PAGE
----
Its time for Bedford to sound off about the Bovine TB case that emerged in Alberta, a province already heavily beleaguered over the past year. That being said, I am of course by no means an expert on these matters. I’m just writing from my own perspective on how I see things and hope that it might present the situation in a clearer light for those people who may not see the severity of this situation in its entirety for the people involved.
Imagine your life being flipped upside down. Everything… gone, just like that. Your whole entire life and life’s work finished in an instant. No warning given and zero time to prepare. That’s something that isn’t exactly easy for people to fathom, myself included. That is however, exactly what could happen to Brad Osadczuk when the Canada Food Inspection Agency (CFIA) phoned him up, and told him that an animal from his farm tested positive for bovine tuberculosis. They told him that his farm is under immediate quarantine until further notice and that every animal on the property will be destroyed. The thing that I find frightening is that in all honesty it could happen to me too, as well as any other farmer, big or small, who has livestock.
Right now there are sheep out there someplace. I have no idea where, but they are out there somewhere in the production process. These sheep have a numbered tag that connects them to the farm out here. This tag means they were born on the farm that me and Sarah run. It means that in the event of them testing positive for say, scrapie or any other federally reported disease, the CFIA knows which farm to start their “investigation” at. This program of Id tag identification for farm livestock is NOT optional. If you don’t tag your animals and participate in the program men with guns can show up on your farm and forcefully seize your animals, it’s required by law.
Before I get too far ahead of myself please note that I am not advocating for some type of laissez-faire approach to livestock diseases or that everyone should be allowed to ship animals all over the place without regulation or consequences. I do fully acknowledge the severity of the situation and the extreme devastation that can be brought on by outbreaks of serious livestock diseases. What I am arguing against is the extreme measures the CFIA has in this regard. From what I can gather it’s protocol that if an animal on your farm tests positive for TB every animal on your farm is destroyed as a precautionary measure, right down to your family dog and cat. When a serious situation happens, you are basically at the mercy and whims of the investigating CFIA officers in regards to the fate of yourself and your animals.
Some people have argued that Brad and the other unnamed ranchers whose herds will be culled will be compensated for the financial loss of their animals. However as of the time I’m written this there has been no mention of just exactly what that will be or what it will look like dollar wise. If I had to take a guess, I’m willing to bet based on current market value it will be pennies on the dollar.
As others have said previously this could not have happened at a worse time. It’s late fall, and the grass is dormant. These ranchers will now be forced to feed these animals (possibly for months) when they should have sold them. They have operating loans that are due, some of them might have futures contracts they will now default on. When you make your living like these people do you don’t get a pay cheque every two weeks. You get a pay cheque maybe once a year, and that pay cheque is often dependent on things like the weather, market prices, international and government regulations and a plethora of other factors largely out of your control.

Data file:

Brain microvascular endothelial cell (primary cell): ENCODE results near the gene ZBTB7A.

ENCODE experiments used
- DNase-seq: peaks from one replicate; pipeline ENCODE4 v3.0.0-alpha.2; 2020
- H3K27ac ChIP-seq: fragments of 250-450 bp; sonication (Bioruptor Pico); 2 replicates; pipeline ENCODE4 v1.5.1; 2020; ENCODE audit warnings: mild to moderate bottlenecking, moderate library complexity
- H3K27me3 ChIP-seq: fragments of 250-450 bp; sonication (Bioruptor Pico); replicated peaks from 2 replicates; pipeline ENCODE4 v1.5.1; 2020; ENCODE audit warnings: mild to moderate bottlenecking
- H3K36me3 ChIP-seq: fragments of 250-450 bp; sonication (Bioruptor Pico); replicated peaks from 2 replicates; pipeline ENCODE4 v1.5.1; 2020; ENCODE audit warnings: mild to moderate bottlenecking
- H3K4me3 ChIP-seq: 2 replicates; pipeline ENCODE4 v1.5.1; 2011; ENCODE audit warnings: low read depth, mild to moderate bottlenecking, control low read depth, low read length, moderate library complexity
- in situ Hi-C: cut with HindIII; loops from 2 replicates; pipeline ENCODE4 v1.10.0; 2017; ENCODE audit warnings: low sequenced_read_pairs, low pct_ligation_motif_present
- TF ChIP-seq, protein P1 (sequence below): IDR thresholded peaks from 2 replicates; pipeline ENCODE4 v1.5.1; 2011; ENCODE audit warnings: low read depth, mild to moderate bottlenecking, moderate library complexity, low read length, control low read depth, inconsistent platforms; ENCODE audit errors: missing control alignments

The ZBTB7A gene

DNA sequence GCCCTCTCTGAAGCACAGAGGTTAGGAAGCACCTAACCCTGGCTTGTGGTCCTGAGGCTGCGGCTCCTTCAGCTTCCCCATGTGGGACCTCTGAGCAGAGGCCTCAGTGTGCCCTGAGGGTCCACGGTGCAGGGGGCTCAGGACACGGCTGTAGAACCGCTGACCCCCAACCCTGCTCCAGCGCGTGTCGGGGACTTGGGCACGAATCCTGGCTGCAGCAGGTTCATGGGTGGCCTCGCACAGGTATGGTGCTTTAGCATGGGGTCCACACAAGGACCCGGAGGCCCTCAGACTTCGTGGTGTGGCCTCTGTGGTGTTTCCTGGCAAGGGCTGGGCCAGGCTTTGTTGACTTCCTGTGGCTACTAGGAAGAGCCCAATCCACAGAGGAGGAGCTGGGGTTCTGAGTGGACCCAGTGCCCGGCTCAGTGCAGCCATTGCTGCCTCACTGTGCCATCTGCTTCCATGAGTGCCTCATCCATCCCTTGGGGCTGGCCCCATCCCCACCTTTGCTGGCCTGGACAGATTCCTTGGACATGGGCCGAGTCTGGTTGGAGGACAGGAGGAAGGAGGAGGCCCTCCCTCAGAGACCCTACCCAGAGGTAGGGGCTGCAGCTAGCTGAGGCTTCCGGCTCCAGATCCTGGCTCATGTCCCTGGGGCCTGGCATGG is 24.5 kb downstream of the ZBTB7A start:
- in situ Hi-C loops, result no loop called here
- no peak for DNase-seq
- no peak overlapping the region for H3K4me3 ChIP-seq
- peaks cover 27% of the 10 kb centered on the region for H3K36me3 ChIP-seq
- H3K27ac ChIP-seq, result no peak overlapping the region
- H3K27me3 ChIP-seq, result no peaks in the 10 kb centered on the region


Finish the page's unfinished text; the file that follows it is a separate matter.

Getting back to the issue of livestock ear tags, it’s literally a program of original sin. Yes the animal that tested positive for TB was born on his farm, but from the time it left that farm, where did it go? What other animals did it come into contact with? What kind of conditions was is kept in? The answer to that is that he simply doesn’t know. Just like I don’t know where the lambs we sold this fall are now. This man did not set out for this to happen, not by a long shot. It was neither the result of carelessness or cruelty or neglect on his part.
Because of this system this mans life will more than likely be ruined, and it will be largely ignored. The lives of the over 30 other producers in the quarantine zone could be ruined as well, again through no fault of their own and once again, largely ignored, cast off by the public at large as “spoiled farmers”.
It’s a forgone conclusion that Brad Osadczuk will lose every animal on his property. That’s 350 cows (plus calves) and over 50 bulls. Horses, dogs, and any other animal on the farm are set to be destroyed as as well. Even the rough math works out to hundreds and hundreds of thousands of dollars if you were to say each cow calf pair is valued at even 1000 dollars (which is -way- low estimate wise). One simply doesn’t come back from losses that steep. Now times that by 30 other producers losses. We are talking dollar figures literally into the millions.
Margins can be slim on cattle and right now the market is sour. Even if the other ranchers in the area ended up spared from a fate of culling their entire herds, the time lost, the late payments, the defaulted contracts and the feed bills will add up fast and could very well put many producers out of business.
No one is saying that this outbreak should be taken lightly. Do we really think that close to 1000 head of livestock are infected with an admittedly rare disease? Bovine TB is an insidious disease that doesn’t always present itself for easy diagnosis. Some animals can carry it and show little to no outward signs of infection. Is it simply easier to just say to hell with it? Steam roll these producers and just move on? I think you known which way I think the narrative is heading towards. And as much as it sickens me to admit it, I do see the logic in an aggressive eradication program. I’m just left wondering truly what “compensation” is actually going to mean. And even if he does get compensated, how does one start again after such a devastating set back?
I told myself when I started writing this that I was simply going to focus on the issue at hand, and not allow myself to get too far off the beaten path with regards to the animal rights PETA types that these stories always bring out of the wood work, but I think that it simply can’t go without mentioning, as this truly is -not- just about the financial side of what is happening in this situation.